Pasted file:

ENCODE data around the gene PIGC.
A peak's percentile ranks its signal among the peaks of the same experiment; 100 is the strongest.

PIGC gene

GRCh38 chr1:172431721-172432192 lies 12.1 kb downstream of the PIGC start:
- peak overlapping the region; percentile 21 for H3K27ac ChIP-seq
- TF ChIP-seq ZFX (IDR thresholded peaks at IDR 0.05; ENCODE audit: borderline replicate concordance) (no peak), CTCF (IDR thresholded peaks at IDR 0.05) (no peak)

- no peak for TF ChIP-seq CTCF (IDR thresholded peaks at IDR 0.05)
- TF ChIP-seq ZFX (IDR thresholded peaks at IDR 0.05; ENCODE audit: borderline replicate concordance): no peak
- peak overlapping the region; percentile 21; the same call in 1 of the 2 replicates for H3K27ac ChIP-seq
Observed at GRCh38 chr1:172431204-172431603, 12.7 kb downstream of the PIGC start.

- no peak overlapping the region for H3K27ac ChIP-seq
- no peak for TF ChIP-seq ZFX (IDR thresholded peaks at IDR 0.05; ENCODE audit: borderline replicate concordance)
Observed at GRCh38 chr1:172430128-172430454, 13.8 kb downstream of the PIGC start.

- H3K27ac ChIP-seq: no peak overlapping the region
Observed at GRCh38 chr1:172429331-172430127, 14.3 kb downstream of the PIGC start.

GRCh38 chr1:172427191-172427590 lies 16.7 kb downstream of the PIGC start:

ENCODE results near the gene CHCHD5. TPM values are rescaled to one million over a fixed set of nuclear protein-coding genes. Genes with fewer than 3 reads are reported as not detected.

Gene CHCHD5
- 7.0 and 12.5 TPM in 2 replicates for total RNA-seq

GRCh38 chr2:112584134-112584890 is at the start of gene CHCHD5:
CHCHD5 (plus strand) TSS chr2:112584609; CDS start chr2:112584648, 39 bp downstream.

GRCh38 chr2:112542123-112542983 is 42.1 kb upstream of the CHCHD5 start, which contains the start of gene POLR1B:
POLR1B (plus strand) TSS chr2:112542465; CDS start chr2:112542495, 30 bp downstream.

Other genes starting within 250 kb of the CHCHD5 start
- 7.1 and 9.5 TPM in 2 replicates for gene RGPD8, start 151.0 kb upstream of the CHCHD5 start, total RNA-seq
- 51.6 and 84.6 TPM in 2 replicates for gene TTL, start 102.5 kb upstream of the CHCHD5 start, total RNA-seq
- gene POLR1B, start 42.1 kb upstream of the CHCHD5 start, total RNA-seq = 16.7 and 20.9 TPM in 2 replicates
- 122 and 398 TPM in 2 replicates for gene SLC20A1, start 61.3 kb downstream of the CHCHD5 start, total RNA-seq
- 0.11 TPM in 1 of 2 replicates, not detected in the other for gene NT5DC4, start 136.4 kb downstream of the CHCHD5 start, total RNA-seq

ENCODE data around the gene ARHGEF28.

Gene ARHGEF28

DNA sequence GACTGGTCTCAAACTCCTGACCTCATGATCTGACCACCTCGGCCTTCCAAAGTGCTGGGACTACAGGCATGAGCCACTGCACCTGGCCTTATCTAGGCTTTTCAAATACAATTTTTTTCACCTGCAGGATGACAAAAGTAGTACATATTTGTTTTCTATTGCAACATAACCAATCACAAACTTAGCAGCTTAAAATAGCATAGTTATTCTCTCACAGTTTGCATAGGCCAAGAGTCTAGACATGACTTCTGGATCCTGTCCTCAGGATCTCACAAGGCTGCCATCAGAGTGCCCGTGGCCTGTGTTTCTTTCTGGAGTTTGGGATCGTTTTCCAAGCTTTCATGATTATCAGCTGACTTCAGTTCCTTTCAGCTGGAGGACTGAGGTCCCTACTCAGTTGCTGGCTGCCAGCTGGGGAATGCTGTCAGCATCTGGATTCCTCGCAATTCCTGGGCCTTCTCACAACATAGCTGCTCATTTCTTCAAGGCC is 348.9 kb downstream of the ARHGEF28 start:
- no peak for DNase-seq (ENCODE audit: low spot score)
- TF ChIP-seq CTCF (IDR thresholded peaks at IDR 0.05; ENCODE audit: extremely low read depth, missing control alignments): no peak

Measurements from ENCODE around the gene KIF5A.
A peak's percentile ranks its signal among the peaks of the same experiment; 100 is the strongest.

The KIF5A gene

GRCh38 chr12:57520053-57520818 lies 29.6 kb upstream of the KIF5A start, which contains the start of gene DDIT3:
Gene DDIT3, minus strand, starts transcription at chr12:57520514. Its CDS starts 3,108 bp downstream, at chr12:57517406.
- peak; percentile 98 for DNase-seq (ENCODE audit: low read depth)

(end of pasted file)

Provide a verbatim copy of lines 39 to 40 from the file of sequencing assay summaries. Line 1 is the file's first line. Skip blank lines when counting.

Gene DDIT3, minus strand, starts transcription at chr12:57520514. Its CDS starts 3,108 bp downstream, at chr12:57517406.
- peak; percentile 98 for DNase-seq (ENCODE audit: low read depth)